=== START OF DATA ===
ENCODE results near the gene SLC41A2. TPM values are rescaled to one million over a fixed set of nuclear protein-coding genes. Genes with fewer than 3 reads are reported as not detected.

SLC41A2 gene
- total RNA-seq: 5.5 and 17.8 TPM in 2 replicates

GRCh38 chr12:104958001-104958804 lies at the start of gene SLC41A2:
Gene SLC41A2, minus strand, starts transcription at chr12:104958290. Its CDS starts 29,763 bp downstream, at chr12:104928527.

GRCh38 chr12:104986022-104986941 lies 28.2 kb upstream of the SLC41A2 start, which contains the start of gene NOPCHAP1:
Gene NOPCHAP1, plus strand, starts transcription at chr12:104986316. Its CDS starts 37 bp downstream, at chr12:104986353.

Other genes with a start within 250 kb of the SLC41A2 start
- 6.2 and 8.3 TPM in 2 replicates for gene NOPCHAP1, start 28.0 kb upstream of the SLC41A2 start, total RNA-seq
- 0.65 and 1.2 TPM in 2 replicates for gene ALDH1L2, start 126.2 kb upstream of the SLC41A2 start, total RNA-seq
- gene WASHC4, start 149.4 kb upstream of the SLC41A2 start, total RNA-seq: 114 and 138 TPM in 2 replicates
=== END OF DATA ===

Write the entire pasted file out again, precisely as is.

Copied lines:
ENCODE results near the gene SLC41A2. TPM values are rescaled to one million over a fixed set of nuclear protein-coding genes. Genes with fewer than 3 reads are reported as not detected.

SLC41A2 gene
- total RNA-seq: 5.5 and 17.8 TPM in 2 replicates

GRCh38 chr12:104958001-104958804 lies at the start of gene SLC41A2:
Gene SLC41A2, minus strand, starts transcription at chr12:104958290. Its CDS starts 29,763 bp downstream, at chr12:104928527.

GRCh38 chr12:104986022-104986941 lies 28.2 kb upstream of the SLC41A2 start, which contains the start of gene NOPCHAP1:
Gene NOPCHAP1, plus strand, starts transcription at chr12:104986316. Its CDS starts 37 bp downstream, at chr12:104986353.

Other genes with a start within 250 kb of the SLC41A2 start
- 6.2 and 8.3 TPM in 2 replicates for gene NOPCHAP1, start 28.0 kb upstream of the SLC41A2 start, total RNA-seq
- 0.65 and 1.2 TPM in 2 replicates for gene ALDH1L2, start 126.2 kb upstream of the SLC41A2 start, total RNA-seq
- gene WASHC4, start 149.4 kb upstream of the SLC41A2 start, total RNA-seq: 114 and 138 TPM in 2 replicates